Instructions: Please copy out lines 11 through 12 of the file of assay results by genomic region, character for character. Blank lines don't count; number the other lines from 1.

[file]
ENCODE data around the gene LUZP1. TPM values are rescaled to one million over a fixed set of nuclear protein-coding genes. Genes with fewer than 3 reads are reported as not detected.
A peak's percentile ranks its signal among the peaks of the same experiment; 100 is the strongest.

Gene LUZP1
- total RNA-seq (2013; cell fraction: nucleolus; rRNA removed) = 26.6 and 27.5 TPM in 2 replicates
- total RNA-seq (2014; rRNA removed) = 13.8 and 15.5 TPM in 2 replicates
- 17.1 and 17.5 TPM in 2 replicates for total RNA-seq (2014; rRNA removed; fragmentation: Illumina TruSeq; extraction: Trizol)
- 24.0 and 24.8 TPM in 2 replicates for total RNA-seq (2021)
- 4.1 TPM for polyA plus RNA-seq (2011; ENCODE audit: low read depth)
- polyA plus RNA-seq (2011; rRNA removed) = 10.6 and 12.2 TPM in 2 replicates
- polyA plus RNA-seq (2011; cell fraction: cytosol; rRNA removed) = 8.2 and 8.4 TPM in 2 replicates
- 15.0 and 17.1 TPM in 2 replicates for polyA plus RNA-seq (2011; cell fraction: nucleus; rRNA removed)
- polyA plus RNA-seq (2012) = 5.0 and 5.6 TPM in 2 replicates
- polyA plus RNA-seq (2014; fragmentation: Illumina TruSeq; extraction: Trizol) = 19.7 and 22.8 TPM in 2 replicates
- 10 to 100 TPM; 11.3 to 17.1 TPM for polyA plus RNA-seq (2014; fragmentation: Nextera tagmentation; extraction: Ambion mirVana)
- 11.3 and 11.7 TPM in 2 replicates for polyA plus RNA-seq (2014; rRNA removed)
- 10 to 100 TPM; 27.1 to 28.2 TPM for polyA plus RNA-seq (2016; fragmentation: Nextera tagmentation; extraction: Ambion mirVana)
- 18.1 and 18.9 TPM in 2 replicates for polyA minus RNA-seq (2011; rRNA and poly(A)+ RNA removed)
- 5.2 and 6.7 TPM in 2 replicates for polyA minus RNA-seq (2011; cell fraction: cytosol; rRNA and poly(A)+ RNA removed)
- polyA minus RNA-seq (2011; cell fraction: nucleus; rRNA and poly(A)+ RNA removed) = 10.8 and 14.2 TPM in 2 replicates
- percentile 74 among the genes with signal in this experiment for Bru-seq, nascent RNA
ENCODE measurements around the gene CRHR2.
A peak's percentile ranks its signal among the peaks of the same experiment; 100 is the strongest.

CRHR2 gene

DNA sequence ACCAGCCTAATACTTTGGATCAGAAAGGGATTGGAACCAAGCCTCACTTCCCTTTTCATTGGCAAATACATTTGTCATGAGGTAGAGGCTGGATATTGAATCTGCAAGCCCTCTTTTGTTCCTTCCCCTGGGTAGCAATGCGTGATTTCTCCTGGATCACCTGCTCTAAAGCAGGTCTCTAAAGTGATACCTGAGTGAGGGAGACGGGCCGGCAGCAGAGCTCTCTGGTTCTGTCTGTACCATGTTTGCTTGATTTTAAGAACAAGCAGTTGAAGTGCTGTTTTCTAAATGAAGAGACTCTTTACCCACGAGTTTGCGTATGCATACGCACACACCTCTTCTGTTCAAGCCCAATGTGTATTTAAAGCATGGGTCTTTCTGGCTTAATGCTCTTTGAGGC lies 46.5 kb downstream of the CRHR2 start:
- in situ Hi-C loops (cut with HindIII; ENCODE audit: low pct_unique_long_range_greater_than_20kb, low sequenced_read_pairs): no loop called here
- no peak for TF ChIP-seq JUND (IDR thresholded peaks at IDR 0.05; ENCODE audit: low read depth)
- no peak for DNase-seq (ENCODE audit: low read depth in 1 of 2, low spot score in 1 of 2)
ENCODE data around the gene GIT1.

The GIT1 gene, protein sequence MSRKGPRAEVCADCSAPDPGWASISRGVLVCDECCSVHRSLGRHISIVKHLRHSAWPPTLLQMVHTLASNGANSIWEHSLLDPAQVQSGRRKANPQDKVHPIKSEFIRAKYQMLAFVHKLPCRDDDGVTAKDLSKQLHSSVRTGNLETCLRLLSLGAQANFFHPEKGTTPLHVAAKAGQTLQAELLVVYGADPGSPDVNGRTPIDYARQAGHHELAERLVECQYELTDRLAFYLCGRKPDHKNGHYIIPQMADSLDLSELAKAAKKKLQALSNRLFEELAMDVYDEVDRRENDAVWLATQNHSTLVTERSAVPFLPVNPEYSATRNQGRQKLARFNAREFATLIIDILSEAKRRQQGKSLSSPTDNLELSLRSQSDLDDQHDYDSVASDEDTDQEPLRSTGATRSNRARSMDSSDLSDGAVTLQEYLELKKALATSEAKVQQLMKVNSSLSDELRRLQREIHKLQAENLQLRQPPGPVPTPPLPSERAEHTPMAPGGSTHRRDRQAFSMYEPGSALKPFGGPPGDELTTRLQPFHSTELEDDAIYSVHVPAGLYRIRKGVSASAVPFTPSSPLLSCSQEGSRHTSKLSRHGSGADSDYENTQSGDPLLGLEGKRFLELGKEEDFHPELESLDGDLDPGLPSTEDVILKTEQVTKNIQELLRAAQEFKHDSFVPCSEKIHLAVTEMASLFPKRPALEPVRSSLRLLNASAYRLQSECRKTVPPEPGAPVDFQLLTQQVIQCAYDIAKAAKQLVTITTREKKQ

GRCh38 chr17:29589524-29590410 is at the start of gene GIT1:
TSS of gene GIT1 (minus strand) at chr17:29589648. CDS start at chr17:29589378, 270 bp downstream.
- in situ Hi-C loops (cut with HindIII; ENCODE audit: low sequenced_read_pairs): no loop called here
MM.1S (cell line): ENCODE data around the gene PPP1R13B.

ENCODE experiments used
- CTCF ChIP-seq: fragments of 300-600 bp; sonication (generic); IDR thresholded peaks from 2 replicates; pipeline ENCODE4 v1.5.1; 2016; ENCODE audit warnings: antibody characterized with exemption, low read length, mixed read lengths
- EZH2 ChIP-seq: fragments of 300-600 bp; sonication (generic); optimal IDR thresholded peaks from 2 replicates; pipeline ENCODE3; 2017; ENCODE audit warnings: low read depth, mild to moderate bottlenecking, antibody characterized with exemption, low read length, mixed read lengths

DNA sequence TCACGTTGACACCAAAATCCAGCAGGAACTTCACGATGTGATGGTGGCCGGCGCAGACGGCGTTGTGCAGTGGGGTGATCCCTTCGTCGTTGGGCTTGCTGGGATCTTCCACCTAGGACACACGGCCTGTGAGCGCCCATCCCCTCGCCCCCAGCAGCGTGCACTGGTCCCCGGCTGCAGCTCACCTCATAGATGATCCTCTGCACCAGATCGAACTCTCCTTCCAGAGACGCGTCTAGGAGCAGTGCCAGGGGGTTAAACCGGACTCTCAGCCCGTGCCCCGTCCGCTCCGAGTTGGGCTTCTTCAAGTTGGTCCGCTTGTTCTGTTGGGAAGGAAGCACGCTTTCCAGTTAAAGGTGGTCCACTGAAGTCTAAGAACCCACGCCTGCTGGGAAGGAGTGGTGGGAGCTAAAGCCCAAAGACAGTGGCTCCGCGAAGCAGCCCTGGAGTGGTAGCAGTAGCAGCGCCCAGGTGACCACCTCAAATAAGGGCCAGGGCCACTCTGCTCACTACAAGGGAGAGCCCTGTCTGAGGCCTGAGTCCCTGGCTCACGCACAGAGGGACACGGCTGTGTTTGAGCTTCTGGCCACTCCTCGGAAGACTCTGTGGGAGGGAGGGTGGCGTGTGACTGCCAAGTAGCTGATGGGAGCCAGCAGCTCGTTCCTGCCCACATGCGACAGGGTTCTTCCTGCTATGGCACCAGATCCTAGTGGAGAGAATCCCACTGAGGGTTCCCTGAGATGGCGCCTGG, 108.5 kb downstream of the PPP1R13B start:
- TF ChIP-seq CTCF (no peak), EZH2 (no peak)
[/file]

- 15.0 and 17.1 TPM in 2 replicates for polyA plus RNA-seq (2011; cell fraction: nucleus; rRNA removed)
- polyA plus RNA-seq (2012) = 5.0 and 5.6 TPM in 2 replicates